For me this is best served in a double rocks glass filled to the brim with clear ice. I mean it: right to the top. If your ice floats once you’ve poured the drink then you’re doing it wrong. Or you could do as the Milanese do and chill the Campari, the soda, and the glass before serving. Bit of a faff. Ice works. Ice is great. If you’re worried it will over-dilute your drink just knock it back faster.
Next up you need to pick your ratio. Campari sells a premixed version that uses three parts soda to one part Campari, but I prefer it poured 1:1. (Kate Hawkings, author of the superb Aperitif, backs me up on this.) Tonight I have garnished mine with two neon cocktail cherries on a metal pick. Usually I prefer the almost-purple Luxardo ones but for this drink the bright red buggers seemed more apt. To be honest an orange slice or twist would do a better job, but I work with what I have.
Drink made, the glass sits before me slightly chill-frosted, with the light from the TV shining through it. My god, but this is a good-looking drink. It makes me want to brush up on my colour vocabulary — for the reds obviously. Is it carmine or crimson? No, I think scarlet is the word. Kate Hawkins calls it a “come-to-bed redness.” A vivid, vibrant red that edges towards orange, like the drink’s flavour. That is bitter orange, Seville orange, with gentian and a herbal bitterness following on behind — all from a secret blend of 68 botanicals. Overall it’s bittersweet, and if you drink the Campari neat you’ll see how sweet it really is, packed with something like 220 grams per litre of residual sugar. But lengthened with soda over lots and lots of ice this is tempered, and strangely enough adding water makes the drink seem drier.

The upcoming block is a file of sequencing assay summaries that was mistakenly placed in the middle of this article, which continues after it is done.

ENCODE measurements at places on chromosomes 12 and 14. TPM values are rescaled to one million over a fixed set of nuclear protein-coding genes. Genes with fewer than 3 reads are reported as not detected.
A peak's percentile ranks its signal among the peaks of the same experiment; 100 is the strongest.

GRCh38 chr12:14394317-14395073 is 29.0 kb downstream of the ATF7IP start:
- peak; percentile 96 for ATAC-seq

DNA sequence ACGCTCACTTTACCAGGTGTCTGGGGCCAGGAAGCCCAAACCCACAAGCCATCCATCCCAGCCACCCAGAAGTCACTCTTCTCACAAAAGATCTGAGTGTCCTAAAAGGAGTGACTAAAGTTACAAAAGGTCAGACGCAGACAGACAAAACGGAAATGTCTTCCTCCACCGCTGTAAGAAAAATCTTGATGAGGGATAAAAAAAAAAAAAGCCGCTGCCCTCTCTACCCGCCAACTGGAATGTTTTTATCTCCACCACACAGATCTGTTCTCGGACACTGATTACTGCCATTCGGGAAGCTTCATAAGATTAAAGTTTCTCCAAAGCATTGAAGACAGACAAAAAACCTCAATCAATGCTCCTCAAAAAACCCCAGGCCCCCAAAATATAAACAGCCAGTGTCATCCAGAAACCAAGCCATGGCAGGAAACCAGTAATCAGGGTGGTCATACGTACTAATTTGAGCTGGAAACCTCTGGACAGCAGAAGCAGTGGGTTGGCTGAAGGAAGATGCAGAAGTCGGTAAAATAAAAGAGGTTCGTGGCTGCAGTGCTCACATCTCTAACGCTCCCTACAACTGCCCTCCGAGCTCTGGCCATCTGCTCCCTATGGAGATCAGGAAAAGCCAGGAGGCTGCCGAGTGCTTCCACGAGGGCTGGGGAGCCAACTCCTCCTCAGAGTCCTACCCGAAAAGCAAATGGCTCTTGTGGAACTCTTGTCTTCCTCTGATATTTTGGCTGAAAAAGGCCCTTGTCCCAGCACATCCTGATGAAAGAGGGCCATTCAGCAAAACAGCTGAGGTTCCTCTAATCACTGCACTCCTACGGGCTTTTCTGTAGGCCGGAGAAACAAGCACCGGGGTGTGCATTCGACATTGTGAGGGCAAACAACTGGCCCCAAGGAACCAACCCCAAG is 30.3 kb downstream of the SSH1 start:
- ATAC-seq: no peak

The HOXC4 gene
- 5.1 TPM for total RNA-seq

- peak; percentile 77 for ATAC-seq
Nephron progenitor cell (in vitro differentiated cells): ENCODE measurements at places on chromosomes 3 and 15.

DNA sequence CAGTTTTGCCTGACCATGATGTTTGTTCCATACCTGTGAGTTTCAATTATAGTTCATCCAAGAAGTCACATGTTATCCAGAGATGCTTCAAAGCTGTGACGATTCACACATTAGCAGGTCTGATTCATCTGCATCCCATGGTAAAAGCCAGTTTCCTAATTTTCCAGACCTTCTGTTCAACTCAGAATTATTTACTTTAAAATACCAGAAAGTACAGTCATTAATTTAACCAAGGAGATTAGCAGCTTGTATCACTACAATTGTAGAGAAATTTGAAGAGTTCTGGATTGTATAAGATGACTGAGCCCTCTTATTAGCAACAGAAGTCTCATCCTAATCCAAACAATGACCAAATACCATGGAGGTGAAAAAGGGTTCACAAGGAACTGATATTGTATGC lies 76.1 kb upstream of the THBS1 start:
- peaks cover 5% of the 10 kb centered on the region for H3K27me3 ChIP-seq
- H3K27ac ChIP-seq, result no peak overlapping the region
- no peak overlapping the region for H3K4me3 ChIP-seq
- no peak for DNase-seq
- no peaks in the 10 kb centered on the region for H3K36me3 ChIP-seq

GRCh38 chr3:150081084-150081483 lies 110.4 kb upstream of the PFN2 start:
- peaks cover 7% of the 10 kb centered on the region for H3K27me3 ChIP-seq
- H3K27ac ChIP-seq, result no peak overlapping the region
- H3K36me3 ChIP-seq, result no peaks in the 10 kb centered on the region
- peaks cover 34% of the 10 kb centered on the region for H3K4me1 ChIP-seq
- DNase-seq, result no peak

It’s the simplest of drinks, but who needs complication when simple is this glorious? Good luck sticking to just one.